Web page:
Polly Wainwright works as a picture editor for Encyclopedia Britannica (EB). It’s 1974. A once aspiring filmmaker, Polly has settled for a steady job in Chicago while her boyfriend is off across the seas covering the end of The Vietnam War. Polly, though, has responsibilities. She has a mother to take care of, a paycheck she needs to collect to keep afloat. She doesn’t have the time or space to galivant into the jungle, to pursue her dreams, like all the men in her life.
We see a forest through what looks like a
cracked mirror on the cover of Lynn Sloan’s
new novel, Midstream.
Polly’s life is thrown askew when she finds out the project she’s working on at EB will fold at the end of the year and almost the entire staff will be laid off. There’s that, and her relationship with her boyfriend is slowly sinking. And on top of that, Polly is faced with her own mortality when her best friend falls seriously ill. Oh, and a mysterious package arrives.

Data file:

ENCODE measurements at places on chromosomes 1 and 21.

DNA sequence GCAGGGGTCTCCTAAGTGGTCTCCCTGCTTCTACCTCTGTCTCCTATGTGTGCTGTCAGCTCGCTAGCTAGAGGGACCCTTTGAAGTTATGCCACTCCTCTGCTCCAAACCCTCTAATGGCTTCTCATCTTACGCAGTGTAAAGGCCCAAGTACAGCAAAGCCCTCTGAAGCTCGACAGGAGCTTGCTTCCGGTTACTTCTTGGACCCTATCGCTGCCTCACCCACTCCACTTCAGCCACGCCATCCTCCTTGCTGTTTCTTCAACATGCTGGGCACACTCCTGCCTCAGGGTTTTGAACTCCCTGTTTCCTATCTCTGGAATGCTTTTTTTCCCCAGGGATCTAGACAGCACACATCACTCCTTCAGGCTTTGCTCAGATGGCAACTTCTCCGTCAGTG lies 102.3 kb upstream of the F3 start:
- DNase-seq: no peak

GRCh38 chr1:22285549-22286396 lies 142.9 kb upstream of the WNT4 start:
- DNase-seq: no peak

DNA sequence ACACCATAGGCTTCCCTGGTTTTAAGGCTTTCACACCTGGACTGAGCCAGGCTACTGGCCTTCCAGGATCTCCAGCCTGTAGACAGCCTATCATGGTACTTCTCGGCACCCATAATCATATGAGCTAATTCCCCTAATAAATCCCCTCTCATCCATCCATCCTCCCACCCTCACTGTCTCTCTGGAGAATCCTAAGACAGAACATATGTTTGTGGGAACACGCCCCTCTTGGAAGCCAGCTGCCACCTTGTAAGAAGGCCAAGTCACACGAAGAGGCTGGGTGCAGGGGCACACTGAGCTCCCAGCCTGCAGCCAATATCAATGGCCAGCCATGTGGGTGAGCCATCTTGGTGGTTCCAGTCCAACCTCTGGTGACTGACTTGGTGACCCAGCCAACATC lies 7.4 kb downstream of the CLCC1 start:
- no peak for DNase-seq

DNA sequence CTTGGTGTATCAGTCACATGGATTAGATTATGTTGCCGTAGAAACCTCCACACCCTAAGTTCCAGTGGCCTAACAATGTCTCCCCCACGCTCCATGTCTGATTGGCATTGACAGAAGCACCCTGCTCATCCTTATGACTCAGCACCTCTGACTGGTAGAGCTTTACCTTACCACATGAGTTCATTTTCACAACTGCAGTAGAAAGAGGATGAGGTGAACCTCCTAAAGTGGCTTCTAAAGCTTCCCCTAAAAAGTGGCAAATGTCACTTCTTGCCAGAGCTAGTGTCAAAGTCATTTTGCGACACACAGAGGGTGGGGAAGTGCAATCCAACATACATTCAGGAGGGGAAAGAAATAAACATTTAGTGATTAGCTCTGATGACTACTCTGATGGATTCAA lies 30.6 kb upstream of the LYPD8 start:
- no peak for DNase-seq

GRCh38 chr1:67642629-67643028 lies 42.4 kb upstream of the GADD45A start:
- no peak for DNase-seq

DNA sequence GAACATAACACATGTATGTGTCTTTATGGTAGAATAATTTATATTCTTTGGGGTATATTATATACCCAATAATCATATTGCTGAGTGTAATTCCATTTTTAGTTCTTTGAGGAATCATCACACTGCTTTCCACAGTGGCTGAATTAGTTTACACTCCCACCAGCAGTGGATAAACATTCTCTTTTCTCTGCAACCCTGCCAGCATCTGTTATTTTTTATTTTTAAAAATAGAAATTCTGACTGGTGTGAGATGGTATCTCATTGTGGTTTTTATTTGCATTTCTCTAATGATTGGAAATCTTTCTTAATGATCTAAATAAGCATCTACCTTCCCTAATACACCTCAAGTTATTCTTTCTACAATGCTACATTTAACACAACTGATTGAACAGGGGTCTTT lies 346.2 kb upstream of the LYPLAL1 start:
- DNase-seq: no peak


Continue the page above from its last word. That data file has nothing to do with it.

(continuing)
All of this sets Polly on a different life course she always dreamed of, but never dared to pursue.
Polly takes us back to 1962 when she worked as an assistant on a film project, showing us all the ways things went wrong and why she ended up where she did. But Polly’s past creeps up on her in more than just memories as she is reunited with old acquaintances to uncover a potential mystery.
Midstream is a novel about a woman who is midstream in an unsatisfying life, when she decides to turn it around. Polly makes the decisive effort to forget about, or ignore as best she can, the sexist tropes that have kept her down and to subtly fight against them.
Sloan reveals in a number of ways how being a woman forces us into boxes, creates untrue narratives that are perpetuated (even by other women), and gives us hope that we can break free. With the overturning of Roe v Wade and the rapid descent back into a time of even greater oppression and subjugation for women, Midstream is a very welcome novel.
Polly Wainwright has drifted through her twenties and early thirties. She once dreamed of making movies but has settled for a job as a picture editor. She moved from her life in New York back to Chicago when her mother was injured in a car crash and just stayed there. Polly has a partner but he is a war correspondent and has been overseas covering the end of the Vietnam War and his letters are becoming more and more impersonal. She has an apartment she likes and a routine that just a bit too comfortable.